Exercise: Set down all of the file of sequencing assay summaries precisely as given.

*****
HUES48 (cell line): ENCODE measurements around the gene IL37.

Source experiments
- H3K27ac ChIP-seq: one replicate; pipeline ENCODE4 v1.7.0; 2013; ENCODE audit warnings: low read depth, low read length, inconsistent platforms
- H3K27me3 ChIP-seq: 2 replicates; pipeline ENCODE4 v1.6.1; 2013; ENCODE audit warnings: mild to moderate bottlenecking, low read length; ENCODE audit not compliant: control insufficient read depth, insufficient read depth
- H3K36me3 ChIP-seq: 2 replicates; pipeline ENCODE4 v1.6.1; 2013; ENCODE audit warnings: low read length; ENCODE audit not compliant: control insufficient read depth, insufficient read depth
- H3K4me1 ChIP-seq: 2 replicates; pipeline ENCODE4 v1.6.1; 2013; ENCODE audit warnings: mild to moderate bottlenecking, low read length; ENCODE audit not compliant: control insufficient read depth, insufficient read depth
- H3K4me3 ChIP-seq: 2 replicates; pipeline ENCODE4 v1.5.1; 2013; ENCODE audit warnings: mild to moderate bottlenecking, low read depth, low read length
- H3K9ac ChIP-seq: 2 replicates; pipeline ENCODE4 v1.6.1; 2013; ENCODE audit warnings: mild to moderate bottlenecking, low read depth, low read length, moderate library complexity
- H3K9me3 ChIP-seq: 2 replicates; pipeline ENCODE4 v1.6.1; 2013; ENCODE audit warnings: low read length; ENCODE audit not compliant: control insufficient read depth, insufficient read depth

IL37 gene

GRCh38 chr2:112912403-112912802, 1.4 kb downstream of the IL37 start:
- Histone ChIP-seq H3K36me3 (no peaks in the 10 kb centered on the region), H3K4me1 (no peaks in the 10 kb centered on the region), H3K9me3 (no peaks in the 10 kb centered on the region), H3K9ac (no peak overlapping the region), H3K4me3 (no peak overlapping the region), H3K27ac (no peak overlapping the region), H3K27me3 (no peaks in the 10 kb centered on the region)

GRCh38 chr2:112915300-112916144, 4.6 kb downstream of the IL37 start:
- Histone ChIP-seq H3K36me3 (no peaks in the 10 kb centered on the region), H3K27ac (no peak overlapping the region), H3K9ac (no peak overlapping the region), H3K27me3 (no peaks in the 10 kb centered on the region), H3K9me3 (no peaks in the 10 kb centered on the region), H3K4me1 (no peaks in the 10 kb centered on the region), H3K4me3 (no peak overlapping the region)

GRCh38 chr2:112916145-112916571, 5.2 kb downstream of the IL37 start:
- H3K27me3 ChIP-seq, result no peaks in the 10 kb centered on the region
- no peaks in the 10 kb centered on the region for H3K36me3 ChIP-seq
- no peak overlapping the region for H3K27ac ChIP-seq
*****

HUES48 (cell line): ENCODE measurements around the gene IL37.

Source experiments
- H3K27ac ChIP-seq: one replicate; pipeline ENCODE4 v1.7.0; 2013; ENCODE audit warnings: low read depth, low read length, inconsistent platforms
- H3K27me3 ChIP-seq: 2 replicates; pipeline ENCODE4 v1.6.1; 2013; ENCODE audit warnings: mild to moderate bottlenecking, low read length; ENCODE audit not compliant: control insufficient read depth, insufficient read depth
- H3K36me3 ChIP-seq: 2 replicates; pipeline ENCODE4 v1.6.1; 2013; ENCODE audit warnings: low read length; ENCODE audit not compliant: control insufficient read depth, insufficient read depth
- H3K4me1 ChIP-seq: 2 replicates; pipeline ENCODE4 v1.6.1; 2013; ENCODE audit warnings: mild to moderate bottlenecking, low read length; ENCODE audit not compliant: control insufficient read depth, insufficient read depth
- H3K4me3 ChIP-seq: 2 replicates; pipeline ENCODE4 v1.5.1; 2013; ENCODE audit warnings: mild to moderate bottlenecking, low read depth, low read length
- H3K9ac ChIP-seq: 2 replicates; pipeline ENCODE4 v1.6.1; 2013; ENCODE audit warnings: mild to moderate bottlenecking, low read depth, low read length, moderate library complexity
- H3K9me3 ChIP-seq: 2 replicates; pipeline ENCODE4 v1.6.1; 2013; ENCODE audit warnings: low read length; ENCODE audit not compliant: control insufficient read depth, insufficient read depth

IL37 gene

GRCh38 chr2:112912403-112912802, 1.4 kb downstream of the IL37 start:
- Histone ChIP-seq H3K36me3 (no peaks in the 10 kb centered on the region), H3K4me1 (no peaks in the 10 kb centered on the region), H3K9me3 (no peaks in the 10 kb centered on the region), H3K9ac (no peak overlapping the region), H3K4me3 (no peak overlapping the region), H3K27ac (no peak overlapping the region), H3K27me3 (no peaks in the 10 kb centered on the region)

GRCh38 chr2:112915300-112916144, 4.6 kb downstream of the IL37 start:
- Histone ChIP-seq H3K36me3 (no peaks in the 10 kb centered on the region), H3K27ac (no peak overlapping the region), H3K9ac (no peak overlapping the region), H3K27me3 (no peaks in the 10 kb centered on the region), H3K9me3 (no peaks in the 10 kb centered on the region), H3K4me1 (no peaks in the 10 kb centered on the region), H3K4me3 (no peak overlapping the region)

GRCh38 chr2:112916145-112916571, 5.2 kb downstream of the IL37 start:
- H3K27me3 ChIP-seq, result no peaks in the 10 kb centered on the region
- no peaks in the 10 kb centered on the region for H3K36me3 ChIP-seq
- no peak overlapping the region for H3K27ac ChIP-seq